Chances are you know someone going through a divorce

A divorce can be extremely stressful and emotional. I know because I went through an ugly, expensive and painful divorce. Only about 3% of divorces actually go to trial and if the case does go to trial it will typically last about 3-5 days. I survived 28 days of trial.

A divorce can also be the biggest financial event of your life.

Because of my experience and knowledge of how the process works, I became passionate about helping women get an equitable settlement. I have advised many clients through a divorce and saved women millions of dollars. I have found most people think they are getting a fair and equitable settlement when in fact they are not.

Unfortunately, family law attorneys and judges are not financial experts and often do not know the tax implications and long-term financial impact of the division of assets. This can result in a huge imbalance of net worth just a few years after a divorce. Because I am a Certified Divorce Financial Analyst® (CDFA™) and have weathered my own storm, I do understand the divorce-related financial issues and can work with the legal team to help make good financial decisions.

Here are the 5 biggest mistakes made when divorcing.

  1. Thinking your lifestyle will be the same. A women’s net worth is generally much lower post-divorce than a male’s and with the prevalent “rehabilitative alimony” laws spousal support can go away in just a few years. Expenses are also often underestimated creating a perfect financial storm. I like to have clients think of it as having ½ the current income with twice the current monthly expenses. Going from a two-income household to one or from one income to none will have a major impact on your lifestyle.
  2. Keeping the family home. Many women are emotionally tied to the family home. It is important to separate the emotion from the true value of the asset and the expense of maintaining it. It is critical to get the house(s) appraised, because often what you think it is worth and what it is really worth (what it will sell for less selling costs and the mortgage) are vastly different. It is also important to understand the true costs of the monthly expenses and the costs of major repairs in the future.
  3. The appearance of a fair settlement. Most settlements appear fair on the surface, however many times the marital assets are not valued accurately. It is critical to understand financial aspects of each asset. This includes the current market and future market value, original cost and basis, transaction costs and tax implications to truly understand what you are getting or giving up. If not valued correctly someone may win and someone may lose big money. Projecting future net worth based on various property settlement and support scenarios also helps create a more equitable settlement for both parties. It is almost impossible to go back and alter the settlement after it is final.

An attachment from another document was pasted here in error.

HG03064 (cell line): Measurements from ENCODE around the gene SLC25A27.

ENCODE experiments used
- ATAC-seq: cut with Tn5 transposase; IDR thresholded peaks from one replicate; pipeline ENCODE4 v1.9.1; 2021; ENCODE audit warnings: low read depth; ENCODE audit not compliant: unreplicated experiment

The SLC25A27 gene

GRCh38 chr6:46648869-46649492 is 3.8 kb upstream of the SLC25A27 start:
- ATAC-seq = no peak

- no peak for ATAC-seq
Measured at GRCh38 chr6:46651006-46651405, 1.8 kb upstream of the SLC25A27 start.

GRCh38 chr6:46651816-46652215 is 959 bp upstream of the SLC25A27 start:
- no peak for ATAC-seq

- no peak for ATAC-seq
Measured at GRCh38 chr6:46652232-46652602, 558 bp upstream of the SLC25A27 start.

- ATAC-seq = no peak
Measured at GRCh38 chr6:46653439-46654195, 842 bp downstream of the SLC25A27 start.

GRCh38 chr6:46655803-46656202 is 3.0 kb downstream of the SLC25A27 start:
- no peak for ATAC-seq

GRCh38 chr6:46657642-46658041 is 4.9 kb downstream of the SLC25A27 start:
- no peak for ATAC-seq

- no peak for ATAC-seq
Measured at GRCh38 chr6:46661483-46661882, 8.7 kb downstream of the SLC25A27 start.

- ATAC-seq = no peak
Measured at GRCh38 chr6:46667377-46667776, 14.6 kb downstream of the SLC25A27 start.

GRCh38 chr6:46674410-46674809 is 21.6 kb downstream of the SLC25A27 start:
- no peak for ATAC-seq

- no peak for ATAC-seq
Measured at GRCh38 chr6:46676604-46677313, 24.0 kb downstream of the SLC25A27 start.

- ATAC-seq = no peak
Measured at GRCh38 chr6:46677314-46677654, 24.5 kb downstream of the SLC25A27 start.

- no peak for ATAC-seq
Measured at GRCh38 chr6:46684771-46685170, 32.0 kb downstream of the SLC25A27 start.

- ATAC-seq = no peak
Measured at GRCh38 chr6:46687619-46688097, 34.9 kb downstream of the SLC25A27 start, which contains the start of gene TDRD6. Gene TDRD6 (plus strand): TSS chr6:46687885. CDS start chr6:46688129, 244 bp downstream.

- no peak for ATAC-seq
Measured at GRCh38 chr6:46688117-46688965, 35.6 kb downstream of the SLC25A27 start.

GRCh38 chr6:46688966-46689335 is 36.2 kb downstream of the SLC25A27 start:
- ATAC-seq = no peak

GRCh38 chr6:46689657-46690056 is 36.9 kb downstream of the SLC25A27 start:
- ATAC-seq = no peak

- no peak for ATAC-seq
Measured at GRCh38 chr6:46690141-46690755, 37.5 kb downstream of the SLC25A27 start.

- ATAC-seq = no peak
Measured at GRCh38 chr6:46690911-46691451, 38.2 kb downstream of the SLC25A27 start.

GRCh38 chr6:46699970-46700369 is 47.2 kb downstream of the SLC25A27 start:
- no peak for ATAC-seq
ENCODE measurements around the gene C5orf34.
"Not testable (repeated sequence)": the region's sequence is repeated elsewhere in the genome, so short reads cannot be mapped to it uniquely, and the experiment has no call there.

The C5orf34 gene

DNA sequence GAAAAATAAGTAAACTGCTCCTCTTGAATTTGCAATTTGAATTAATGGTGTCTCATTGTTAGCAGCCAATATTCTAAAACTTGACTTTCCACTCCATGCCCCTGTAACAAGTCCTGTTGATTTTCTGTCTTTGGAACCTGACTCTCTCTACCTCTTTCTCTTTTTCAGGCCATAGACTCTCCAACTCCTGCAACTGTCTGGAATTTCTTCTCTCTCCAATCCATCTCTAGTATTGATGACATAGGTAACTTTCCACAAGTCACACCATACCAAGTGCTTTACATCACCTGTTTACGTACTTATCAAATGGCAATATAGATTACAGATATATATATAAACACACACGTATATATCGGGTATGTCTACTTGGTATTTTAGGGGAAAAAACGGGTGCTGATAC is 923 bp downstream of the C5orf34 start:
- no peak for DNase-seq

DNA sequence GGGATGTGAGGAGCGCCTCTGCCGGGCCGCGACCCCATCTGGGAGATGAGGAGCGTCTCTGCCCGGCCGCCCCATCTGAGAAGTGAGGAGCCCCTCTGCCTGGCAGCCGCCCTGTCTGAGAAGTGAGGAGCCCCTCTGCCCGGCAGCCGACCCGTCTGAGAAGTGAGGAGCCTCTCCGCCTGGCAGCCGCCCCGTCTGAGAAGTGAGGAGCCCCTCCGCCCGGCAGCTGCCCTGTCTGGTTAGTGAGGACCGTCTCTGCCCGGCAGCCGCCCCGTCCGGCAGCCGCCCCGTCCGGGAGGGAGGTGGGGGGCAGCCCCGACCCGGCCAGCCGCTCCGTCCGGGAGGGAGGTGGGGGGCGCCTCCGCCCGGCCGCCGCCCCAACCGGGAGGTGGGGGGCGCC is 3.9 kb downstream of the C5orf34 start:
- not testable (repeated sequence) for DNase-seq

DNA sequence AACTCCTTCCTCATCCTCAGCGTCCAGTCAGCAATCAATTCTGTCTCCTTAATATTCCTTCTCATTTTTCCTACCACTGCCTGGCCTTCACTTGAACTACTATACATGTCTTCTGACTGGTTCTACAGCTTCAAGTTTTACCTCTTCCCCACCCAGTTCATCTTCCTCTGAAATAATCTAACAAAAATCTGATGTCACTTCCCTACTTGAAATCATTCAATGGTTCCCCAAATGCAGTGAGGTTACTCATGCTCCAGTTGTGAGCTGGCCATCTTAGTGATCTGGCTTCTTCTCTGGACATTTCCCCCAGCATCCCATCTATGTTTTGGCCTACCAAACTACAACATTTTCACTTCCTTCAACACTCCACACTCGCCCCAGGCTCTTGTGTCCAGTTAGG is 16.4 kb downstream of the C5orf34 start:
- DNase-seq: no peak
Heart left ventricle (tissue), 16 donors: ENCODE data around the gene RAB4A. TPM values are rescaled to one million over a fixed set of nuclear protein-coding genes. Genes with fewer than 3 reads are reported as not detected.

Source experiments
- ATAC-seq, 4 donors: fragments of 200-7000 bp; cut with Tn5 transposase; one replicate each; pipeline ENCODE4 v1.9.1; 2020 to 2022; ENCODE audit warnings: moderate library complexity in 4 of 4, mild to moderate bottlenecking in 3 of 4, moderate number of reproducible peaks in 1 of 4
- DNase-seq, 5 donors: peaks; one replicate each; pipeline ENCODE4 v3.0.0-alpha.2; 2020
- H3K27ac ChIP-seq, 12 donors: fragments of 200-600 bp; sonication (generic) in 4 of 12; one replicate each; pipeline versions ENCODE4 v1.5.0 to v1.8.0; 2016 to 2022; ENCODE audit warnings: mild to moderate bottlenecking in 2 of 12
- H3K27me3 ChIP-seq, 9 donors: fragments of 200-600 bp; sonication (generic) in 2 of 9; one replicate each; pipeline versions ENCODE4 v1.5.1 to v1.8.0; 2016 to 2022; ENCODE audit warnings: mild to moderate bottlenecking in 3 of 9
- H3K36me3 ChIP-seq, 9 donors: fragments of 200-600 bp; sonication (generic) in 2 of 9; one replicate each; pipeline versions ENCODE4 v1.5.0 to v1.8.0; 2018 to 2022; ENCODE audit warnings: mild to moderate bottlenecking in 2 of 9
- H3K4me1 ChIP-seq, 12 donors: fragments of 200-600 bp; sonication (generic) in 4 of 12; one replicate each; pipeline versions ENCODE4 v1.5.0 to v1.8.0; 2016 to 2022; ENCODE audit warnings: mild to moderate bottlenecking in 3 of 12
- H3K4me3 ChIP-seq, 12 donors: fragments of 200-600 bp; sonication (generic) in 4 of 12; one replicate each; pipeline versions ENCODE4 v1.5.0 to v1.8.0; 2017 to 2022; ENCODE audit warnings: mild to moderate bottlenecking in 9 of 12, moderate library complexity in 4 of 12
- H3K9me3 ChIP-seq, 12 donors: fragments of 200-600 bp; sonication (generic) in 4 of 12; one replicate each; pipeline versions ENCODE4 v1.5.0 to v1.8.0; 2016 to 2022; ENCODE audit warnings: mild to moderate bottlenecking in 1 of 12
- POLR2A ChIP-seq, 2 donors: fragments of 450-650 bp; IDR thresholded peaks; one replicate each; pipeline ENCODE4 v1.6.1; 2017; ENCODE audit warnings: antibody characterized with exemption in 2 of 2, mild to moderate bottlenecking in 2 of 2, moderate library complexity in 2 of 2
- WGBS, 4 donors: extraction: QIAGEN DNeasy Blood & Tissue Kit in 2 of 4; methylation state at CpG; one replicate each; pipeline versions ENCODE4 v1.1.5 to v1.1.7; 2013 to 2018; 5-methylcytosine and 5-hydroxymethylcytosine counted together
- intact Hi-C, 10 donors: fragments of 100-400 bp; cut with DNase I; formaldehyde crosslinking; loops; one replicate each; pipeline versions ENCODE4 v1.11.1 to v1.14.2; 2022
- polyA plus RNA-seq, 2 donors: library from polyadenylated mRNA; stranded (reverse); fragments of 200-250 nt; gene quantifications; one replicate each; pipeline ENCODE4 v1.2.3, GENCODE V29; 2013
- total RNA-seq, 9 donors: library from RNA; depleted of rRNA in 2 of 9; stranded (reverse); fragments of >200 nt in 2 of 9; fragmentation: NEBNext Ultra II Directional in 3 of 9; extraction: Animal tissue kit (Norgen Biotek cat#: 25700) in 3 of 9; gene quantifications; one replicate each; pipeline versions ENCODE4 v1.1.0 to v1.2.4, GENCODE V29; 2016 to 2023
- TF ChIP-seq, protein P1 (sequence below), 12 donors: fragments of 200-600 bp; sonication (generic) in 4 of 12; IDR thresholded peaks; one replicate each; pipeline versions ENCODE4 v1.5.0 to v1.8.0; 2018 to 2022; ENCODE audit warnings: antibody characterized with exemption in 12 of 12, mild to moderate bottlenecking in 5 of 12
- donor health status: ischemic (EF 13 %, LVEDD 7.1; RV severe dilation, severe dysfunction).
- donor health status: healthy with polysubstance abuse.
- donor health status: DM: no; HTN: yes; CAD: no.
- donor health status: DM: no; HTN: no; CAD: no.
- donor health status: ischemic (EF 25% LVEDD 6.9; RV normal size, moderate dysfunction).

4. Relying on your attorney for emotional support. Divorce is emotionally difficult and legal fees can be expensive. Your attorney is not a “shrink” and you do not want them to be one. They are expensive and generally get paid by the hour. You will need to rely on your family and friends to get you through it.
  5. Giving up. The divorce process can be long, stressful, emotional and a costly process. Most women “just want it over” and don’t want to deal with the daily pain and conflict of dealing with their soon to be ex. Giving up often means giving in. It is important to understand the true impact on your lifestyle for many years in the future, as settlement decisions are often impossible to reverse once final. You need someone to make sure you don’t trade expediency now for a better lifestyle later.

If someone you care about is thinking about a divorce or is currently going through a divorce, please feel free to have them contact us.  We will be happy to see if we can help.